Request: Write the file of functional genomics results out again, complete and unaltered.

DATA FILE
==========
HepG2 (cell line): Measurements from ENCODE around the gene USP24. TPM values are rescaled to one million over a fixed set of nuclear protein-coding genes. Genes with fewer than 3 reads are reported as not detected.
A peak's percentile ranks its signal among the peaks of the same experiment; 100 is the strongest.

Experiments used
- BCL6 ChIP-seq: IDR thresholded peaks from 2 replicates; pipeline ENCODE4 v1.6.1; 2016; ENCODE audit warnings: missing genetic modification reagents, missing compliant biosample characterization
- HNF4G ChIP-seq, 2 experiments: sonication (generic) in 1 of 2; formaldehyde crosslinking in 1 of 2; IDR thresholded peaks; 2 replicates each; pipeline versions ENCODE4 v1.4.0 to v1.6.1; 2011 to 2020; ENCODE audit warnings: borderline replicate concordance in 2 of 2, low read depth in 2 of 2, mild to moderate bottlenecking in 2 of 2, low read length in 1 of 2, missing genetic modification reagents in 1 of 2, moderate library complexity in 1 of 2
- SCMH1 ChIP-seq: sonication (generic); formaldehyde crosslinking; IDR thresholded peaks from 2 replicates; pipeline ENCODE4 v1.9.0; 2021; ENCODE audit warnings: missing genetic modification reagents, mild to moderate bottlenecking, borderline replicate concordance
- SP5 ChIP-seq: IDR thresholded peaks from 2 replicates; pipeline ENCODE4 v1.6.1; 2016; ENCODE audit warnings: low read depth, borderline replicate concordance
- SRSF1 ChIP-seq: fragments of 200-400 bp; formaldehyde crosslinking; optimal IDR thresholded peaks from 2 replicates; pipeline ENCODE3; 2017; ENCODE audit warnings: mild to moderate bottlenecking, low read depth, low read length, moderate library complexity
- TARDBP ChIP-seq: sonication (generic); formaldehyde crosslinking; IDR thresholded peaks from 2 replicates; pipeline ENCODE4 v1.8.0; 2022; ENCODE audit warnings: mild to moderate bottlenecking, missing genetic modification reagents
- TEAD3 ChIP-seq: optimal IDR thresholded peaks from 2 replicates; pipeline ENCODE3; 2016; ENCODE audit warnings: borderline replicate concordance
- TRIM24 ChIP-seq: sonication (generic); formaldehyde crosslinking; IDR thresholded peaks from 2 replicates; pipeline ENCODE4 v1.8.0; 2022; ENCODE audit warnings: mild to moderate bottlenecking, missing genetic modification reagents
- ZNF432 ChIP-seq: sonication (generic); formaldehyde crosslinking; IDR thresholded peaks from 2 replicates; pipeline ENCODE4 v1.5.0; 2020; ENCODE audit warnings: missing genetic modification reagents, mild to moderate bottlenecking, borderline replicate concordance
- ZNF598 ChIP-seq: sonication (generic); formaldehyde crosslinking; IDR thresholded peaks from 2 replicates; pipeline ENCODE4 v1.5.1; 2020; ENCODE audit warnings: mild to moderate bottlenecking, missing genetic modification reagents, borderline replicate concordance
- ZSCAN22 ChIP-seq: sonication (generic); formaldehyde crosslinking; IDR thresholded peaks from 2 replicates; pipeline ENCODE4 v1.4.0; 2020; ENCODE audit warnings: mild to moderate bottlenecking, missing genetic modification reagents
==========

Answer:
HepG2 (cell line): Measurements from ENCODE around the gene USP24. TPM values are rescaled to one million over a fixed set of nuclear protein-coding genes. Genes with fewer than 3 reads are reported as not detected.
A peak's percentile ranks its signal among the peaks of the same experiment; 100 is the strongest.

Experiments used
- BCL6 ChIP-seq: IDR thresholded peaks from 2 replicates; pipeline ENCODE4 v1.6.1; 2016; ENCODE audit warnings: missing genetic modification reagents, missing compliant biosample characterization
- HNF4G ChIP-seq, 2 experiments: sonication (generic) in 1 of 2; formaldehyde crosslinking in 1 of 2; IDR thresholded peaks; 2 replicates each; pipeline versions ENCODE4 v1.4.0 to v1.6.1; 2011 to 2020; ENCODE audit warnings: borderline replicate concordance in 2 of 2, low read depth in 2 of 2, mild to moderate bottlenecking in 2 of 2, low read length in 1 of 2, missing genetic modification reagents in 1 of 2, moderate library complexity in 1 of 2
- SCMH1 ChIP-seq: sonication (generic); formaldehyde crosslinking; IDR thresholded peaks from 2 replicates; pipeline ENCODE4 v1.9.0; 2021; ENCODE audit warnings: missing genetic modification reagents, mild to moderate bottlenecking, borderline replicate concordance
- SP5 ChIP-seq: IDR thresholded peaks from 2 replicates; pipeline ENCODE4 v1.6.1; 2016; ENCODE audit warnings: low read depth, borderline replicate concordance
- SRSF1 ChIP-seq: fragments of 200-400 bp; formaldehyde crosslinking; optimal IDR thresholded peaks from 2 replicates; pipeline ENCODE3; 2017; ENCODE audit warnings: mild to moderate bottlenecking, low read depth, low read length, moderate library complexity
- TARDBP ChIP-seq: sonication (generic); formaldehyde crosslinking; IDR thresholded peaks from 2 replicates; pipeline ENCODE4 v1.8.0; 2022; ENCODE audit warnings: mild to moderate bottlenecking, missing genetic modification reagents
- TEAD3 ChIP-seq: optimal IDR thresholded peaks from 2 replicates; pipeline ENCODE3; 2016; ENCODE audit warnings: borderline replicate concordance
- TRIM24 ChIP-seq: sonication (generic); formaldehyde crosslinking; IDR thresholded peaks from 2 replicates; pipeline ENCODE4 v1.8.0; 2022; ENCODE audit warnings: mild to moderate bottlenecking, missing genetic modification reagents
- ZNF432 ChIP-seq: sonication (generic); formaldehyde crosslinking; IDR thresholded peaks from 2 replicates; pipeline ENCODE4 v1.5.0; 2020; ENCODE audit warnings: missing genetic modification reagents, mild to moderate bottlenecking, borderline replicate concordance
- ZNF598 ChIP-seq: sonication (generic); formaldehyde crosslinking; IDR thresholded peaks from 2 replicates; pipeline ENCODE4 v1.5.1; 2020; ENCODE audit warnings: mild to moderate bottlenecking, missing genetic modification reagents, borderline replicate concordance
- ZSCAN22 ChIP-seq: sonication (generic); formaldehyde crosslinking; IDR thresholded peaks from 2 replicates; pipeline ENCODE4 v1.4.0; 2020; ENCODE audit warnings: mild to moderate bottlenecking, missing genetic modification reagents